Welcome to RailRiders and the world of adventuring. I often get asked this question: What is the origin of the name "RailRiders"? Surprisingly enough, RailRiders was not conceived in a Union Pacific freight car rattling across the country, but at sea in the prestigious Edgartown-Round-the-Island yacht race, off Martha's Vineyard.
It was 1990, and I was one of 11 crew members aboard the 60-foot Talaria ("winged foot of Mercury"), skippered by an America's Cup-bound sea tyrant. It was the crew's job to "ride the rails" to increase overall boat speed. In yachting terms, we became what is called "railmeat." As water-logged ballast, we couldn't leave the rail during the 24 hour race except to feverishly work the grinders, which reeled the sails in and out. We stayed wet for hours in the six-foot running seas, and since the day was warm, we couldn't change into foulies. Instead, we just salt-stewed in our soaking-wet canvas pants that chafed our legs and refused to dry.
You have plenty of time to daydream as bored, sedentary railmeat. I began considering the function of apparel. I wondered why no one had made lightweight shorts and pants from durable, quick-drying, water-resistant fabric that was also stylish for that ever-important aprés race pub celebration. My sodden railmeat-mates also agreed. I then drew some sketches which eventually became inspiration for RailRiders' initial two products: the technically innovative Jibe shorts (now called the Approach Shorts) and the popular Weatherpants, which years later were voted "best wilderness trail pants" by Backpacker magazine.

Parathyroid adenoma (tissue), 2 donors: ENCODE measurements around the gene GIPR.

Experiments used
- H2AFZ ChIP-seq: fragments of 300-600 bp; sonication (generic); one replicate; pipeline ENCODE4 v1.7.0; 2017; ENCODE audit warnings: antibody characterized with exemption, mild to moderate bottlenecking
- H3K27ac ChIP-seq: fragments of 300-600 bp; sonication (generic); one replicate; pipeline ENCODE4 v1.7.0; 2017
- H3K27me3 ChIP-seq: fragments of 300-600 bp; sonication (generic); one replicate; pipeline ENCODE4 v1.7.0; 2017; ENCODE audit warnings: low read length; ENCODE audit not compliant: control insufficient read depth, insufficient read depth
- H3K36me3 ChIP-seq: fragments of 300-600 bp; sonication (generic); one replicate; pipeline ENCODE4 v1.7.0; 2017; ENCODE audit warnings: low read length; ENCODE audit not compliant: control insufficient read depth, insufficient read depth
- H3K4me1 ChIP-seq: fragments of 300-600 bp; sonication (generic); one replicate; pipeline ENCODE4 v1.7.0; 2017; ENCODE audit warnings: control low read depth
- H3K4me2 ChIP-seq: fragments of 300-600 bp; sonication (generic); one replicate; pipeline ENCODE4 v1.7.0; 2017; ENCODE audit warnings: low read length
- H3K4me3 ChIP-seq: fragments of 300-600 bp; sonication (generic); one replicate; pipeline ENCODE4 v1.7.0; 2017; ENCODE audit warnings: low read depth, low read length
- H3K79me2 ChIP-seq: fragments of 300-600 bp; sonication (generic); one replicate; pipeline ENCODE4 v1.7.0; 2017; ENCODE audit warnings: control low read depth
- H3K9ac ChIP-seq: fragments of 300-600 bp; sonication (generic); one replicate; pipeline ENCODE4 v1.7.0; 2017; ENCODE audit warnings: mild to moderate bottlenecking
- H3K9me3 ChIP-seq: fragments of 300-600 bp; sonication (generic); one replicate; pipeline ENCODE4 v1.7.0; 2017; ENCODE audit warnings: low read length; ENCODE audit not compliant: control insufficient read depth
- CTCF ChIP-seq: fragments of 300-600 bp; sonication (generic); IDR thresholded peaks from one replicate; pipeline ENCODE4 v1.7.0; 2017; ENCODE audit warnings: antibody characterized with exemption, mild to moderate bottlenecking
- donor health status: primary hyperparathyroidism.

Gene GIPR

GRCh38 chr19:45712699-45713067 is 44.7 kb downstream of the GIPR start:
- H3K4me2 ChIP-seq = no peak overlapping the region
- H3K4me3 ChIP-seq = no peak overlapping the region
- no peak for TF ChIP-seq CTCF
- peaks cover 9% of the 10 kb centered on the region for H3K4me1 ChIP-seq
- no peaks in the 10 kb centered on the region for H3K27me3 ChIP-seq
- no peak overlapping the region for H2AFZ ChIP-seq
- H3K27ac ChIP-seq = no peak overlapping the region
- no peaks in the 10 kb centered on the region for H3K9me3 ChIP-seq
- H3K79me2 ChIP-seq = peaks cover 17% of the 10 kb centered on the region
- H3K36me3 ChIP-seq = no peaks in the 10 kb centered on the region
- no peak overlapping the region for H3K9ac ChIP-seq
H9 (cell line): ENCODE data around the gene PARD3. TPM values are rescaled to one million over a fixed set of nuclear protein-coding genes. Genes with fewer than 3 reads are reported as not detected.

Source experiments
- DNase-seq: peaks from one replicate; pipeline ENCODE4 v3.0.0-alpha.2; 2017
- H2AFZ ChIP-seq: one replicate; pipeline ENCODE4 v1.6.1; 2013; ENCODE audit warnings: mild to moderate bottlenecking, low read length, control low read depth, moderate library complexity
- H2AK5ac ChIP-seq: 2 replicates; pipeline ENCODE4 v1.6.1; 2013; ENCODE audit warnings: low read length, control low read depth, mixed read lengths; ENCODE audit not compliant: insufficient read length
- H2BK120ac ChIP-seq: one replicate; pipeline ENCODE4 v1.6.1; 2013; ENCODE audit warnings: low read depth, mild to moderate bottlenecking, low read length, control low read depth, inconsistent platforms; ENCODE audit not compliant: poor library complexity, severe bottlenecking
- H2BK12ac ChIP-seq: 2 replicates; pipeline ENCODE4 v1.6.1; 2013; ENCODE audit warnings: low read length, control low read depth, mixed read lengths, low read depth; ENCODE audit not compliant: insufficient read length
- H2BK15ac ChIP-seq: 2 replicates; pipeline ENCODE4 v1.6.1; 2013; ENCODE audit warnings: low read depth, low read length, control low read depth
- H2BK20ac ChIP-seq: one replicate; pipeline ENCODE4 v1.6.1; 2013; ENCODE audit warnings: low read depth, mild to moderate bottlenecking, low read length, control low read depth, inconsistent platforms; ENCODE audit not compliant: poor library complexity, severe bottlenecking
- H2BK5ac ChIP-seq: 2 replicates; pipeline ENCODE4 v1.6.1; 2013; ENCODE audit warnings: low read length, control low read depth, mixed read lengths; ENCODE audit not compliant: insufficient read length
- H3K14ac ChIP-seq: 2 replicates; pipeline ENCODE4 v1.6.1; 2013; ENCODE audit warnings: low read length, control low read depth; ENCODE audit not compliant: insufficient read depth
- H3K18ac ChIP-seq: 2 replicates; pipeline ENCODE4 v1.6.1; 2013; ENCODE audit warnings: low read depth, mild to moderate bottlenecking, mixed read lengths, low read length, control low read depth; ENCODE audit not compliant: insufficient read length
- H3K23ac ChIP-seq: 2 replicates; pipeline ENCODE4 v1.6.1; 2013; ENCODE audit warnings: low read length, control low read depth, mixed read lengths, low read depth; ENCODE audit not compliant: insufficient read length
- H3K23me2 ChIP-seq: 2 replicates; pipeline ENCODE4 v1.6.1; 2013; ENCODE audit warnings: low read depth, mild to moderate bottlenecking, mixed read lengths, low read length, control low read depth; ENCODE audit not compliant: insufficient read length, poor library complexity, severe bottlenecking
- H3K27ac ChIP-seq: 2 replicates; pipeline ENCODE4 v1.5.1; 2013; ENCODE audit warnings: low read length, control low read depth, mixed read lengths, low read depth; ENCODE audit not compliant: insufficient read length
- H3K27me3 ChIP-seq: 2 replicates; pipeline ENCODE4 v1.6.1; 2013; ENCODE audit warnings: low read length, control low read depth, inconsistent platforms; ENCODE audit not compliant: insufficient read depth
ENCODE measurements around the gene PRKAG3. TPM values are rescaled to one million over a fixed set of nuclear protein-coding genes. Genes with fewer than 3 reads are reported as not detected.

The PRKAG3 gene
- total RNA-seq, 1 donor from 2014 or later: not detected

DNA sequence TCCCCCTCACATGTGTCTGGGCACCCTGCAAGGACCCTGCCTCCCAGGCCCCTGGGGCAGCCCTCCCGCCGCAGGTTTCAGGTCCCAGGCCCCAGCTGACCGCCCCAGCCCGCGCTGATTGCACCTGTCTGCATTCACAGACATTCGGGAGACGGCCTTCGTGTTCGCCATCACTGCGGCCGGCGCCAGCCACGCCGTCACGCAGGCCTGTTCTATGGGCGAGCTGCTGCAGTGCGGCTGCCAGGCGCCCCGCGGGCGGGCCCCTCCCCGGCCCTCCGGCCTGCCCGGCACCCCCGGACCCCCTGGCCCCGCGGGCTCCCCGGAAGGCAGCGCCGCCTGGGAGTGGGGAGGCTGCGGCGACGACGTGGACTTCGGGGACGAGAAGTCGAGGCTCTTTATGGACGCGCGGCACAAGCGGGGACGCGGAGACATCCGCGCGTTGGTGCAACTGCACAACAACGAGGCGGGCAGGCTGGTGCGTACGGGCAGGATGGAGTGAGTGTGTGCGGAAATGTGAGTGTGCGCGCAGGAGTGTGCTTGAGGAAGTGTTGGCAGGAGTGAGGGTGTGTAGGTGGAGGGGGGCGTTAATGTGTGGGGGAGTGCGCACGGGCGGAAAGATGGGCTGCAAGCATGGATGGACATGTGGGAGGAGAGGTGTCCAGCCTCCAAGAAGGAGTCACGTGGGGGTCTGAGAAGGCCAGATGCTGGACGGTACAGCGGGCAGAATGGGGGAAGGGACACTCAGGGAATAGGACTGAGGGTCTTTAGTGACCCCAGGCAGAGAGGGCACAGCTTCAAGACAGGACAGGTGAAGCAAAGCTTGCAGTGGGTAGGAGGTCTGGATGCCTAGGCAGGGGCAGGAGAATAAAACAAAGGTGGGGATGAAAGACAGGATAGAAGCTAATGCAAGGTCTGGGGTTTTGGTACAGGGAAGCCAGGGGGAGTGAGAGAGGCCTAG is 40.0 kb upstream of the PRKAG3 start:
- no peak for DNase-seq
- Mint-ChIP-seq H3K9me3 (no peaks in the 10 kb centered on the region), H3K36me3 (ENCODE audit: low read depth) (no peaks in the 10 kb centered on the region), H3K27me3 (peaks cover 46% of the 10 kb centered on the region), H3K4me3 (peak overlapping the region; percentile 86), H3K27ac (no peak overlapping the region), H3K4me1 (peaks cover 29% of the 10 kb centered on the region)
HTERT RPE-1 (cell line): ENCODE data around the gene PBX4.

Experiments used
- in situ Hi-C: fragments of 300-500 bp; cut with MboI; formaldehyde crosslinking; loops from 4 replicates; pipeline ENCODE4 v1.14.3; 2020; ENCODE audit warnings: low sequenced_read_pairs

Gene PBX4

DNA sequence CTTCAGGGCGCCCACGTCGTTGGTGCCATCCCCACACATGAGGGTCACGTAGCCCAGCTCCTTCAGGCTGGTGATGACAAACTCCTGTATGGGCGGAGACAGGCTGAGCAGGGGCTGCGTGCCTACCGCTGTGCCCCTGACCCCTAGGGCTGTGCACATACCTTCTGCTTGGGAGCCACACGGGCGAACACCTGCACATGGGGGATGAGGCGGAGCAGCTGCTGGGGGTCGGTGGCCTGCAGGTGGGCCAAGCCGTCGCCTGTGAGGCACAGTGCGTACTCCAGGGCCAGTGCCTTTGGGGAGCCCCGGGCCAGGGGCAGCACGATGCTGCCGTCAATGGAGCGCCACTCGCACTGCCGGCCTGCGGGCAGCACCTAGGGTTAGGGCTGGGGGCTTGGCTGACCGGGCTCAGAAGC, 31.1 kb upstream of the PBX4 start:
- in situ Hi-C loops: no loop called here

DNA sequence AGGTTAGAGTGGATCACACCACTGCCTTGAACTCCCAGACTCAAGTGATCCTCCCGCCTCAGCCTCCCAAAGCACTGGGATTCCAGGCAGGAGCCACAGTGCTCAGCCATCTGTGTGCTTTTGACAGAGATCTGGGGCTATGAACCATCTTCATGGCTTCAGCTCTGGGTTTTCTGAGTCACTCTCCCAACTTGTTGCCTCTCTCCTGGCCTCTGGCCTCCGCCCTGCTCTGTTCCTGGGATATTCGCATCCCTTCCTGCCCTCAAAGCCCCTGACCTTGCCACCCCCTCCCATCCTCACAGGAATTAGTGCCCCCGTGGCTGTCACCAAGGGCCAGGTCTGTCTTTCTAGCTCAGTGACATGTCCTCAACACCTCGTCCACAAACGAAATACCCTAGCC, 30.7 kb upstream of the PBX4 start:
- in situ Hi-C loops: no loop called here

When I started RailRiders in the early '90s, the product line was understandably limited. To attract new business, I placed small classified ads in outdoor magazines. Much to my surprise, something amazing started to happen. Accomplished explorers and adventurers began phoning me. These brazen men and women, heading off to conquer the adventure of their dreams, were indeed curious about the technical aspects of RailRiders apparel which offered superior performance over that of natural fibers such as cotton or wool. These Weatherpants got frequently "invited" to go on the really big adventures. New Hampshire climber Rick Wilcox wore them on a significant portion of his successful Mt. Everest Expedition and sailor Cam Lewis wore them during his solo, record-breaking Transatlantic crossing.
The company grew as the product line expanded, and the number of adventures dependent upon RailRiders increased. With my yacht-racing days behind me, I began to live vicariously through the exploits of these modern-day adventurers: Himalayan climbers, Micronesian eco-travelers, Appalachian Trail thru-hikers, Yukon River kayakers, and world-champion adventure racers.
These adventurers – and their stories which you will find in our catalog – embody the RailRiders spirit. I am proud to be their outfitter – and to be yours. Whether you're trekking in the farthest reaches of Nepal or caught in a squall on an afternoon sail, you should expect your clothing to not only survive, but to thrive. These are clothes that go places. They are made to last. They were born at sea, but they're ready for everything.
President and Founder